From the Publisher Alastair Luce is a dreamer, one of three who tell this tale. A Canadian expat in the 1950s, he lives in a New York City suburb with his wife, Nora, a passionate American who misses the excitement of wartime life and finds an outlet — and a lover — during the Red scare. Alastair’s an artist, a quiet man who paints houses for a living, fears atomic holocaust, drinks too much and worries about his suffering child Grace. Just before the accident that kills his daughter’s best friend Todd, he offers a ride to their teenage neighbour, Claire Bernard. She continues the story as a witness to tragedy, a wry observer of suburban mores and a compassionate friend of Alastair, whose talent and politics she’d long admired. Yet in the era of Vietnam, she’s not prepared for his love or his anguish as she marries and leaves for Canada. In Toronto, it’s Alastair’s exiled daughter Grace who speaks, giving voice to her fury, an artist who works to “burn” the city down with brilliant colour, who resents Claire for hurting her dad, and still grieves the loss of young Todd. Yet Grace, Claire and Alastair are bound together by their history, and a crisis draws their painful stories to a climax. It’s then that Grace ventures homeward for the first time, into a startling vision of the unknown.
Worth Getting in Bed For? Yes Families live alone. I found this dark and delightful. Although the beginning is a little muddled and overcome with similes, the story and words start flowing and by page 23 I started marking passages and didn’t stop until the very end. Giangrande has a gift for describing something by stringing the right words and sensations together. One of my favorites, She couldn’t stop that cruel lash of insult in her head. Meanness wrapped itself around her tongue like the soft, moist inside of a chocolate. So I’m a shit. There are so many wonderful descriptions throughout this novella.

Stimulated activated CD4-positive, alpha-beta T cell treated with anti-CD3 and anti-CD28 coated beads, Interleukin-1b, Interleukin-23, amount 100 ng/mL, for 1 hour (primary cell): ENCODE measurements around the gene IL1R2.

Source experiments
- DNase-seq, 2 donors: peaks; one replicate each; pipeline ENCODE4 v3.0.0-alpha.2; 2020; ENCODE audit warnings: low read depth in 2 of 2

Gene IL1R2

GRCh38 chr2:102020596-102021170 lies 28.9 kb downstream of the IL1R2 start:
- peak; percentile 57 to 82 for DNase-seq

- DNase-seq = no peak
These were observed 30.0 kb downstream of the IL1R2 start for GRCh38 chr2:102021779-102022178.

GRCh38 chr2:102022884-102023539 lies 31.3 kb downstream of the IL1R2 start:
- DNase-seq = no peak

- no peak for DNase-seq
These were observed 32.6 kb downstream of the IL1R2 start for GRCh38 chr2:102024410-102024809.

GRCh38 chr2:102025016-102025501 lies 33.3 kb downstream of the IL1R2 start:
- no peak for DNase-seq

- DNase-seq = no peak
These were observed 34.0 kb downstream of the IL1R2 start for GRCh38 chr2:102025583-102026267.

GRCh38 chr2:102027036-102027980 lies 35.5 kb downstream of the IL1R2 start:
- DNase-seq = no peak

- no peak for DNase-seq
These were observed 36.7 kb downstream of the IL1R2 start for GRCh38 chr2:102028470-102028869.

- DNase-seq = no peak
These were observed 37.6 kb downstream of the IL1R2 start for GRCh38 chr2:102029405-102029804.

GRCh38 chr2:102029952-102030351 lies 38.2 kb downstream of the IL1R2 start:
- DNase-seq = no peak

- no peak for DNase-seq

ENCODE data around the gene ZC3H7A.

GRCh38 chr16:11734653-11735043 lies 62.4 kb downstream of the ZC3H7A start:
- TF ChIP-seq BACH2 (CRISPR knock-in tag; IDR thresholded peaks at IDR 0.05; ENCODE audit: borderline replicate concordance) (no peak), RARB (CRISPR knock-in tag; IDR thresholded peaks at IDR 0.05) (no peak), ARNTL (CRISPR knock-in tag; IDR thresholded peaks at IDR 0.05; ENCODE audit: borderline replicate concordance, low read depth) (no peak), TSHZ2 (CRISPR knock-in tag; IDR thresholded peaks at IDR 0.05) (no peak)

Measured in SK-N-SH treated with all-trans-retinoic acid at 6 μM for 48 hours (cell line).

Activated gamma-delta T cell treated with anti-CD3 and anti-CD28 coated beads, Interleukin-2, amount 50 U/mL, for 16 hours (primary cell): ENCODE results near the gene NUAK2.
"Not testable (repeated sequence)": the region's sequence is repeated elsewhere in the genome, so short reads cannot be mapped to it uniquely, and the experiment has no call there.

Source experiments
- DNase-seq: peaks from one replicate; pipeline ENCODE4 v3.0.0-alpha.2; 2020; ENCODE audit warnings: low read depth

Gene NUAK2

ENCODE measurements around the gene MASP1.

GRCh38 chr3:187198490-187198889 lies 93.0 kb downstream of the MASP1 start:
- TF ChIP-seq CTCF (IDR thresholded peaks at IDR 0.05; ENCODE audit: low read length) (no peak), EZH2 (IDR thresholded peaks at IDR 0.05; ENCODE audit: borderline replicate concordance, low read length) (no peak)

The other thing I liked about this is that the story is told through three narrators, all unreliable. This adds depth of perspective and I found myself liking seemingly unlikable characters. This is really well done and I find somewhat difficult for authors to convince the reader to like such characters. Overall, an almost flawless creation that really stuck with me. I look forward to reading more from Carole Giangrande.
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About the Author Born and raised in the New York City area, Carole Giangrande is a Toronto-based novelist and author of eight books, including the award-winning novella, A Gardener On The Moon, the novels An Ordinary Star and A Forest Burning, a short story collection, Missing Persons and the novella, Midsummer. Her new novella, Here Comes The Dreamer, will be published in September. A former broadcast-journalist, she worked for CBC Radio (Canada’s public broadcaster) as co-host of the popular Radio Noon program. She’s read her fiction at Toronto’s Harbourfront Centre, at the Banff Centre for the Arts (as an Artist-in-Residence), the University of Toronto, on radio and at numerous public venues. Her fiction, articles and reviews have appeared in Canada’s major journals and newspapers and her 50-part literary podcast Words to Go has been downloaded over 20,000 times in 30 countries. She is currently at work on a novel.
Visit Carole’s website at http://www.carolegiangrande.com, and connect with her on Facebook and Twitter.